Heller believes that self mastery, through reflection and introspection is the key in sport management.
Following this line of thought, Heathfield (2004) defined leadership as the ability to conduct the affairs of others, an organisation or a business, to have people work under your control and to provide direction, to guide others, to administer and organise work processes and systems and to handle problems. When seen from this perspective, a football manager would be seen as someone whose duty is to provide the atmosphere, guidance, inspiration and every other thing a team of players need to be successful. This is aptly conveyed in McCarra (2004) statement "Leadership, on and off the pitch, can make the difference between ignominy and victory"
McCarra argued that leadership and management is a very crucial aspect of whatever business or organization, because in the long run, successful business or organizations are those that are well led. Unfortunately, in Heller's views, the link between management and football has always been undervalued. He explained that in the search for effective leadership knowledge, academicians and researchers have searched deep into the histories of warfare and the military, when more could be learn from football managements. This is obviously, because in football management, effective and successful football managers are easily discerned, in sharp contrast to what obtains in the business world where politics, perception, bureaucracy and all that, usually overshadows performance and effectiveness of successful leaders.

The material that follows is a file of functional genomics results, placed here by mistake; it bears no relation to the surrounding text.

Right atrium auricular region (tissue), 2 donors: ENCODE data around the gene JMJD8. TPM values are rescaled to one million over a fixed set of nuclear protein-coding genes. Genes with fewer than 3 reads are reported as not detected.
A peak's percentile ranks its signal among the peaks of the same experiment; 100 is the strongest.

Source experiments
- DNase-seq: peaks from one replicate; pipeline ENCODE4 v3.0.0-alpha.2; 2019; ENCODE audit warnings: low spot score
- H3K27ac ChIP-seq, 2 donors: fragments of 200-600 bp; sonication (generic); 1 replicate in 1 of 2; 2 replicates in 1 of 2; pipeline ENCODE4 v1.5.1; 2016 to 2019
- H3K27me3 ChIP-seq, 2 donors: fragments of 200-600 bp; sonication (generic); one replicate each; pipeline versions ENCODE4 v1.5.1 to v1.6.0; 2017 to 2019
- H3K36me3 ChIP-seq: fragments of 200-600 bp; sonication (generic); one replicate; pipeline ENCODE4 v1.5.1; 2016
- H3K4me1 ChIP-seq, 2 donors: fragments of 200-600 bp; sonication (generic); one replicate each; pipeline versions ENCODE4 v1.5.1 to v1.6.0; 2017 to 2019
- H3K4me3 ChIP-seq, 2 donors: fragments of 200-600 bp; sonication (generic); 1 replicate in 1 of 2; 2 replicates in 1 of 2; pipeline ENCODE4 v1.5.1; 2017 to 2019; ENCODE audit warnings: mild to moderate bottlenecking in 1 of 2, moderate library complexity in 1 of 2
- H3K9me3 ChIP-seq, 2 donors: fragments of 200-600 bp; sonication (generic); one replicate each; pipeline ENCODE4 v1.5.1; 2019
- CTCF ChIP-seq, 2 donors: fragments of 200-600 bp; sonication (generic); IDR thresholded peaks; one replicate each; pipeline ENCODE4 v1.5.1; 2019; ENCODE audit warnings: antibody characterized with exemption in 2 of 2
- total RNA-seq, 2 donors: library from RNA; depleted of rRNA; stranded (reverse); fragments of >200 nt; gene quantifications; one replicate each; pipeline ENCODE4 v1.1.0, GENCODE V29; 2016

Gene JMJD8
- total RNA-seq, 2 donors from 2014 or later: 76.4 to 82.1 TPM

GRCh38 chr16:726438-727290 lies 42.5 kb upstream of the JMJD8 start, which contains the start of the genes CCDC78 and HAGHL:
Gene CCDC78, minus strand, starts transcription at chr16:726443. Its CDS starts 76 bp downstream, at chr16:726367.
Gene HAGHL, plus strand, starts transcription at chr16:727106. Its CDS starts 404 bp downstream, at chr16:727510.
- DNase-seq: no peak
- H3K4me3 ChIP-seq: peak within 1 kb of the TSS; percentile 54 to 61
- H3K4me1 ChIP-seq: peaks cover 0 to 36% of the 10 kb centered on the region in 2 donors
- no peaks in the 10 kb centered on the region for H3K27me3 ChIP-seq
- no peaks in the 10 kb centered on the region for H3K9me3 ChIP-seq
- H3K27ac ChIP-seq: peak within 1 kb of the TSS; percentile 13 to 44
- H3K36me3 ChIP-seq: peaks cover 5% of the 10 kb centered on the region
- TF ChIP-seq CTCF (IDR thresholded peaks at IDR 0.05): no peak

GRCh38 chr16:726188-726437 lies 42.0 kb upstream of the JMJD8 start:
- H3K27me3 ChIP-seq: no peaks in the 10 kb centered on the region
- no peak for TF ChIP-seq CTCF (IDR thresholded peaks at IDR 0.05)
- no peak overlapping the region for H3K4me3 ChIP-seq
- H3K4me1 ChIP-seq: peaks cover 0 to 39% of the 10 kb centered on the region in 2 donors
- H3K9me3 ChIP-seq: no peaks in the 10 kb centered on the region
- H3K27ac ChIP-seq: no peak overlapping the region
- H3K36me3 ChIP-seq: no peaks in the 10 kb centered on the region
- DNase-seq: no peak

Analysis of football team management is a useful and convenient method for isolating the general principles of successful management. Information about what goes on inside football clubs is readily accessible and because of its immense popularity, football attracts permanent media attention. This makes analysing the secrets of their success easier and more productive than a similar study of a blue-chip company, where the inner workings are often shrouded in mystery (Using football, 2003).
Obviously, this is because there is no hiding or pretensions in football management, a successful manager is easily distinguished by consistently winning trophies and achieving respectable feats against odds, while an ineffective manager is also easily distinguished for poor performances and in the inability to maximise the available human resources.
In the course of this paper, we shall be taking a look at some of the numerous leadership styles and traits that have been exhibited by several football managers, with a view to analyzing the efficiency of such styles as measured by the success attributed to such leaders, and the weakness, shortcomings and limitations of these leadership styles. This will be done through a review of the various literatures; articles, reports and journals, available on the topic.
Analysing management styles and football, Heller (2005) opined that in every sense what determines a great leader is the success recorded. He argued that success with leadership in football and sports generally, clearly demonstrates that leadership is based on what he called five inward strengths and five